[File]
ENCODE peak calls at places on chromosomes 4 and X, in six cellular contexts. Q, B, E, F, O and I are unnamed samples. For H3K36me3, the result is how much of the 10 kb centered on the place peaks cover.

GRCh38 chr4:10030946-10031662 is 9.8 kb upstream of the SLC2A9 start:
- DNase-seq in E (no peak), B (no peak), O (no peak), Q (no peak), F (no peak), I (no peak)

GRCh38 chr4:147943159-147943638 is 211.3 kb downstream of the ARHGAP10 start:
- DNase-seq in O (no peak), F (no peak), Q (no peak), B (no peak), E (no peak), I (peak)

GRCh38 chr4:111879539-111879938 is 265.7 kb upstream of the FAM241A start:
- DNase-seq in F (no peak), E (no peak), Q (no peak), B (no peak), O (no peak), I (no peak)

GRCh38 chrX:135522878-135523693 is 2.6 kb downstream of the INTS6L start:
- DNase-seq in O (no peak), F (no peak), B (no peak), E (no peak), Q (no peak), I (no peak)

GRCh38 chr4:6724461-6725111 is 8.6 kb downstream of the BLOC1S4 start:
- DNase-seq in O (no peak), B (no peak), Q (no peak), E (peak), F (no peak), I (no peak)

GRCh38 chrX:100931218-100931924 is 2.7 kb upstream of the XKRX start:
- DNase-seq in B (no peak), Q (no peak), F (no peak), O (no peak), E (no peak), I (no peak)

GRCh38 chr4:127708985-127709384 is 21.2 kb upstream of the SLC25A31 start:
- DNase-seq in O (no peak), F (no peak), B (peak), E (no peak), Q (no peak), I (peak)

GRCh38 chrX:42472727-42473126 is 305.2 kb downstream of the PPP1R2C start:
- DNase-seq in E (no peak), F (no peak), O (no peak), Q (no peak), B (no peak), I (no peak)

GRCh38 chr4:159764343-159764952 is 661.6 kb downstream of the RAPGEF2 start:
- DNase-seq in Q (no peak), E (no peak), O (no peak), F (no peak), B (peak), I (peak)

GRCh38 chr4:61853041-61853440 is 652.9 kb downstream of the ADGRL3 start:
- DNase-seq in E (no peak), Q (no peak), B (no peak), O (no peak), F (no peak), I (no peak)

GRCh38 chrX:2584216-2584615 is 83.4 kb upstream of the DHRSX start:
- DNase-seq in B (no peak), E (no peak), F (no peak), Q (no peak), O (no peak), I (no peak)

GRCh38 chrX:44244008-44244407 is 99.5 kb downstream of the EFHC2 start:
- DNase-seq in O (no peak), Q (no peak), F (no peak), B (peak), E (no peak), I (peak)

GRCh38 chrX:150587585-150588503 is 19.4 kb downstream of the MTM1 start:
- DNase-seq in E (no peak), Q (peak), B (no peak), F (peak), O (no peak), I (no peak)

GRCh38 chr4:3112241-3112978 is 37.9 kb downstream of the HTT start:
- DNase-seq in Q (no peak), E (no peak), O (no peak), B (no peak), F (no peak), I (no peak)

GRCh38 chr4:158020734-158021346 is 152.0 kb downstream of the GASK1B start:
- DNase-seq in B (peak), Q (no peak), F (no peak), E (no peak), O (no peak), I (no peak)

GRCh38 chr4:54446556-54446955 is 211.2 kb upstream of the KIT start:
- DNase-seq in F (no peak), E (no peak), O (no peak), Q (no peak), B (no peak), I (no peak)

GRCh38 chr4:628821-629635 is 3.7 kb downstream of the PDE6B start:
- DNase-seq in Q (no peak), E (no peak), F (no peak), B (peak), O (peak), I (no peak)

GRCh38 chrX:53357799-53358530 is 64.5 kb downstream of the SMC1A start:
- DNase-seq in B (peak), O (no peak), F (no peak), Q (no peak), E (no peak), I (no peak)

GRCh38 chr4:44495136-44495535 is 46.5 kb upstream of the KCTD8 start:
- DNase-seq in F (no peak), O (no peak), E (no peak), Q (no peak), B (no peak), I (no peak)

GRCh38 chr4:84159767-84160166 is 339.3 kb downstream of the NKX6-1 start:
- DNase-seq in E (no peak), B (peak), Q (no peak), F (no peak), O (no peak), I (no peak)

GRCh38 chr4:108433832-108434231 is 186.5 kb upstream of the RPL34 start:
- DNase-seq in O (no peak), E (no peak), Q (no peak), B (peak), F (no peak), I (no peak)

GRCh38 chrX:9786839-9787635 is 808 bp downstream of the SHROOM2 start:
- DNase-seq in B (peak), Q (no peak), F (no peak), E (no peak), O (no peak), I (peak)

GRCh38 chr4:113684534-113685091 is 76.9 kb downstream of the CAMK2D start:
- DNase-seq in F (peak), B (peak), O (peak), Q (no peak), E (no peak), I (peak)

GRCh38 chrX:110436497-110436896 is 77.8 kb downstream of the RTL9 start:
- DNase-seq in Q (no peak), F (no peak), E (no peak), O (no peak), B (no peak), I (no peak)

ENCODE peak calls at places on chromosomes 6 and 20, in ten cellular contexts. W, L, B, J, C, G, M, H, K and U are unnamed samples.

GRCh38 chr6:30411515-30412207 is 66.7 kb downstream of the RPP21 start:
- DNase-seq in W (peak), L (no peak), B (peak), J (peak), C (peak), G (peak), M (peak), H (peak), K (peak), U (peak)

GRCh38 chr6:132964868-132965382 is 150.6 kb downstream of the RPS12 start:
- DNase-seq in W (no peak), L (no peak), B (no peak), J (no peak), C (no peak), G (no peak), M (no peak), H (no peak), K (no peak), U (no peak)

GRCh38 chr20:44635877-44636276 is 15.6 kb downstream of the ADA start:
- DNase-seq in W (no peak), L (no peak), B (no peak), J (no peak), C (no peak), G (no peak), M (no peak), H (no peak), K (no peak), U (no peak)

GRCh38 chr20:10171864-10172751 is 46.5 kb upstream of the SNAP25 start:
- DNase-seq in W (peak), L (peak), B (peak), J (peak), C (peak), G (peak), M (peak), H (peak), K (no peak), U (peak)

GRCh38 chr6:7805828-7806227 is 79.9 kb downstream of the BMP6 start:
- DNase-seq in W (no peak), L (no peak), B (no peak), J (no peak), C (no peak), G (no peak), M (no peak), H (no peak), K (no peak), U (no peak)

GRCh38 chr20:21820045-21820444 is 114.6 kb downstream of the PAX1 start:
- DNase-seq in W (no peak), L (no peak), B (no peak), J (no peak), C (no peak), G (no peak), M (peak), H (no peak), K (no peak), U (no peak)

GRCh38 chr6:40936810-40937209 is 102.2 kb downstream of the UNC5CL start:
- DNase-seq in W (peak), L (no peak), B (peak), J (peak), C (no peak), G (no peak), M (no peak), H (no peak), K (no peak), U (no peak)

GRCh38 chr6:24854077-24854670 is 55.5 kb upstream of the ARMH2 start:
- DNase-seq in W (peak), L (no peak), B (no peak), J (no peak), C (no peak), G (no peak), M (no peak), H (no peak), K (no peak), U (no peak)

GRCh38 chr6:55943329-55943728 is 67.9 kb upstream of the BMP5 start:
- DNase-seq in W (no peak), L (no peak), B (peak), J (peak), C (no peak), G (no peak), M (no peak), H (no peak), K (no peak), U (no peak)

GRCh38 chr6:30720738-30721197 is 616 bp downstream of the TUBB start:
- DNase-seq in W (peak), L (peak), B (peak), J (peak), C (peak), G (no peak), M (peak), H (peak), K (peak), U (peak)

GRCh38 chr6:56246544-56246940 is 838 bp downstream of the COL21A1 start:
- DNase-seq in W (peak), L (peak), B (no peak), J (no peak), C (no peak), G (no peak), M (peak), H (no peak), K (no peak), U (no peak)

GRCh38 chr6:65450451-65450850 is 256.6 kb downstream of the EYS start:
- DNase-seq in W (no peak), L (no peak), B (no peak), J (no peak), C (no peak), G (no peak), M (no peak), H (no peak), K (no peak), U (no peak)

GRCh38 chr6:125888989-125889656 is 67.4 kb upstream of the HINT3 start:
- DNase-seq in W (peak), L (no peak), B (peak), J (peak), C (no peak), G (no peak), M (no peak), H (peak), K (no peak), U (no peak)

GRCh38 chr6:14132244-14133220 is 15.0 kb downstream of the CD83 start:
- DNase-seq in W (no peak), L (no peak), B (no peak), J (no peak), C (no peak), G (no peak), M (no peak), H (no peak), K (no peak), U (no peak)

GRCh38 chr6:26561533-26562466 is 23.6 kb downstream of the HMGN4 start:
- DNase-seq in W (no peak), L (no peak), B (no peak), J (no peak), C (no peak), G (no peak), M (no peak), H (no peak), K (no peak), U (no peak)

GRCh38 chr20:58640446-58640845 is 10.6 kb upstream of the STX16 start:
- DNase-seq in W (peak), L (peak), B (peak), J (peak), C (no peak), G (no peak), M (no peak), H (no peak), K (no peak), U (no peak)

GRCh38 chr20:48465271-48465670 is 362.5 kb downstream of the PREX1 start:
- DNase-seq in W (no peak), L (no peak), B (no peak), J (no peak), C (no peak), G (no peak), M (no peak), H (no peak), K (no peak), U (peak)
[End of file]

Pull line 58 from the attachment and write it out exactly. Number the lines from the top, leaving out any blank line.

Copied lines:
- DNase-seq in W (peak), L (peak), B (peak), J (peak), C (peak), G (peak), M (peak), H (peak), K (no peak), U (peak)